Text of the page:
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This is a little unorthodox, but I ran a follow-up experiment to yesterday's blog post, and thought I'd post it here. In Experiment #2, I looked at a high-flux keyword across two data centers. That begged the obvious question: "How does a low-flux keyword look across those same two data centers?"

I used the same low-flux keyword as Experiment #1 ("fun games for girls"). Tracking it every 10 minutes for 24 hours (144 data points), data center 1 changed 13.2% of the time, and data center 2 changed 6.3% of the time. Across data centers, though, the results were out of sync 59% of the time. While this is less than the 97% of the time the high-flux keyword was out of sync, it's still substantial and suggests that the flux from differences in Google's systems/data is greater than the keyword's (and keyword environment's) inherent flux.

So, how high was the flux across data centers? Luckily, we can measure it just like MozCast temperatures. For the high-flux keyword, the average change was 137.7 deg. F - obviously substantial. For the low-flux keyword, the average change was only 59.4 deg. F.

Clearly, this is a complex picture. Even with changes across data centers, the nature of the keyword (volume, competitiveness and ranking signals) had a strong impact on the extent and severity of the flux.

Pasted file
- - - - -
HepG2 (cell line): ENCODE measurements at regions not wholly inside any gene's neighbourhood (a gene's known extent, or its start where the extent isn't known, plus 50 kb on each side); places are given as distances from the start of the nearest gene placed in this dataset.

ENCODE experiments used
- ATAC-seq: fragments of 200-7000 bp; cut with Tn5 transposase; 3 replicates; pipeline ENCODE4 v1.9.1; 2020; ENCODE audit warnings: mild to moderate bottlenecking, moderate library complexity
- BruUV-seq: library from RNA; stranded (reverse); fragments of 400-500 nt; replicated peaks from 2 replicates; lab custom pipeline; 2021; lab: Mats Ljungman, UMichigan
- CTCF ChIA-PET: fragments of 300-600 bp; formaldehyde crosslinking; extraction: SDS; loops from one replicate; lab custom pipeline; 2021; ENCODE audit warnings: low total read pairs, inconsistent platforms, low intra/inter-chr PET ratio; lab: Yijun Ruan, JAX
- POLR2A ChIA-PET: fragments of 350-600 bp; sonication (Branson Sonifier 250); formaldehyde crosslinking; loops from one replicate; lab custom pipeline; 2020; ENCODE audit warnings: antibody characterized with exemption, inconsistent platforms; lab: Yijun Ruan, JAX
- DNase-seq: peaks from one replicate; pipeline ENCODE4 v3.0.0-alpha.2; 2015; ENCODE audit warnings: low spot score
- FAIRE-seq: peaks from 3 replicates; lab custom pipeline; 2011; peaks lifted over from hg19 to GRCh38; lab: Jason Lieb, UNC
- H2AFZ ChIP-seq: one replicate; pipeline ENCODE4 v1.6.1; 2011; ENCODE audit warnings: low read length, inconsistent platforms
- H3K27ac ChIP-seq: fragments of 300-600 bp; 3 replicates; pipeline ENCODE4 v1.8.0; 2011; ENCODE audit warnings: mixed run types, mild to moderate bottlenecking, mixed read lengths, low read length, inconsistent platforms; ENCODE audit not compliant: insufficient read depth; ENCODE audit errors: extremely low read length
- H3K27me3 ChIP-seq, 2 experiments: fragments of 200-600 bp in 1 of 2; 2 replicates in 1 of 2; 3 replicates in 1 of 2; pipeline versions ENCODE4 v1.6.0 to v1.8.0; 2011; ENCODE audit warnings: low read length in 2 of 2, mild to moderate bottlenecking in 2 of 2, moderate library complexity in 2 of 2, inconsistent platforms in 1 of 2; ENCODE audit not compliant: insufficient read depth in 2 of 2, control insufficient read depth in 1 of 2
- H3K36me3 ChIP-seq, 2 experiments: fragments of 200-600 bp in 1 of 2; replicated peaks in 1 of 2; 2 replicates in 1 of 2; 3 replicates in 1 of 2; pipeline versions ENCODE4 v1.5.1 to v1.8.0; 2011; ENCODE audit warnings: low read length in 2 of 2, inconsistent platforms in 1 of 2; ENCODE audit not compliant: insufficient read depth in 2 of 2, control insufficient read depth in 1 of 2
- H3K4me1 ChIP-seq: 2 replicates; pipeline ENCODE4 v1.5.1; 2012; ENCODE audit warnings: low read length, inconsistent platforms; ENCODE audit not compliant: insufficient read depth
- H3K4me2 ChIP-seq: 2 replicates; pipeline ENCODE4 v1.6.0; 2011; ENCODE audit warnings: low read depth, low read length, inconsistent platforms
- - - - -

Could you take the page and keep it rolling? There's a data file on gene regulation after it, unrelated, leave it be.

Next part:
Nathan Byloff's profile photoPete Meyers (Dr. Pete)'s profile photoJim Watson's profile photo
You are looking at how often there is a change, even one URL on page 1 right, or the top top pages? Can you run an experiment on how often the spots shift in 1-3, 4-6, 7-9, 10-12 from page 1 only? Is there anything interesting in there? I notice in some keywords I track, the top 3 spots are usually pretty static, but everything else shifts a lot.
The percentage is just how often there's any change. The temperature/flux shows how much change there is, but it isn't weighted by position (that turned out, for the overall purposes of MozCast, to be not terribly meaningful). It can sometimes be tough to find granular analyses that end up being actionable, made tougher by the fact there are roughly infinite ways to slice the data :) I do get the sense that there's a lot more stability in the top 3 in this rapid-fire scenario, though. A lot of the flux is shuffling.

We're also looking to track domain-based flux vs. URL-based flux. I don't have the tools yet to do that quickly (on the fly), but it's on the roadmap for MozCast. For some queries, it would help separate out new content or internal SEO changes from larger, competitive changes.
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